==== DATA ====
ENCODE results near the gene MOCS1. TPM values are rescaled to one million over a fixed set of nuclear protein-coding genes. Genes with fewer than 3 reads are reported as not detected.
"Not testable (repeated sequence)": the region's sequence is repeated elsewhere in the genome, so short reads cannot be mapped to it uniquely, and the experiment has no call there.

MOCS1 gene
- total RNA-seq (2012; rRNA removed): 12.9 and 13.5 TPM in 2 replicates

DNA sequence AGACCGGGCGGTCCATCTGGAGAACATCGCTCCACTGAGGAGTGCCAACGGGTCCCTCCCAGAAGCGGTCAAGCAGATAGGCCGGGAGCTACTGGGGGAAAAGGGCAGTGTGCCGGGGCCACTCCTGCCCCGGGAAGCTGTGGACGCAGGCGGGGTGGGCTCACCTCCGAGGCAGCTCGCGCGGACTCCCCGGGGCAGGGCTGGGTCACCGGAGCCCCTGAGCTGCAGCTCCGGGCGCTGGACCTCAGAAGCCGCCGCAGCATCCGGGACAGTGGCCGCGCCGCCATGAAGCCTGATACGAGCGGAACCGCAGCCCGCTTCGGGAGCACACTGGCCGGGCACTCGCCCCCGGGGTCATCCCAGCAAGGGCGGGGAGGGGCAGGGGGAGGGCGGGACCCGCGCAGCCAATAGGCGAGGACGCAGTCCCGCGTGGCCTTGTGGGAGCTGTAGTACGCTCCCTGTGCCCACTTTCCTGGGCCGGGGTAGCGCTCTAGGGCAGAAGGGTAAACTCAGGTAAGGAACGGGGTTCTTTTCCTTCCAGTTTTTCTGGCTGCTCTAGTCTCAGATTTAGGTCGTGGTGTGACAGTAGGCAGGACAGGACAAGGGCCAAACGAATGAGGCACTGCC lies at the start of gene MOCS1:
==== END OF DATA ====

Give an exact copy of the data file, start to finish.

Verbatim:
ENCODE results near the gene MOCS1. TPM values are rescaled to one million over a fixed set of nuclear protein-coding genes. Genes with fewer than 3 reads are reported as not detected.
"Not testable (repeated sequence)": the region's sequence is repeated elsewhere in the genome, so short reads cannot be mapped to it uniquely, and the experiment has no call there.

MOCS1 gene
- total RNA-seq (2012; rRNA removed): 12.9 and 13.5 TPM in 2 replicates

DNA sequence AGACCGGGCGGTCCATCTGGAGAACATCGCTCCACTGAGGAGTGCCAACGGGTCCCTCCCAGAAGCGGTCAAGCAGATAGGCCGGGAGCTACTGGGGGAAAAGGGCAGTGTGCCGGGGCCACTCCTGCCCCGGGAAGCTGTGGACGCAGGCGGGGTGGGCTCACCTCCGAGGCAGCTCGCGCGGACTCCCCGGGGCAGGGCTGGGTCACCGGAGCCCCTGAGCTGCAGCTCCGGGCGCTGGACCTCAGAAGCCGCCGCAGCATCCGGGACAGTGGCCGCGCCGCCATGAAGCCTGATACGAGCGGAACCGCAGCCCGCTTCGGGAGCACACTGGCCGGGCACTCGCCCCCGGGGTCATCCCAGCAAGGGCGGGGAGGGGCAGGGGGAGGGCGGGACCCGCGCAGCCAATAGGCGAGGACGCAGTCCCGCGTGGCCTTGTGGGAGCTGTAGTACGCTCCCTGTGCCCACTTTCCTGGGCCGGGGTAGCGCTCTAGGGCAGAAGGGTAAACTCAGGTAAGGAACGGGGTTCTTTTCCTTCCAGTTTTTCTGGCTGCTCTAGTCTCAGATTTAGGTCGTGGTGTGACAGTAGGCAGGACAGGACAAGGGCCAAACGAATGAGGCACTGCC lies at the start of gene MOCS1: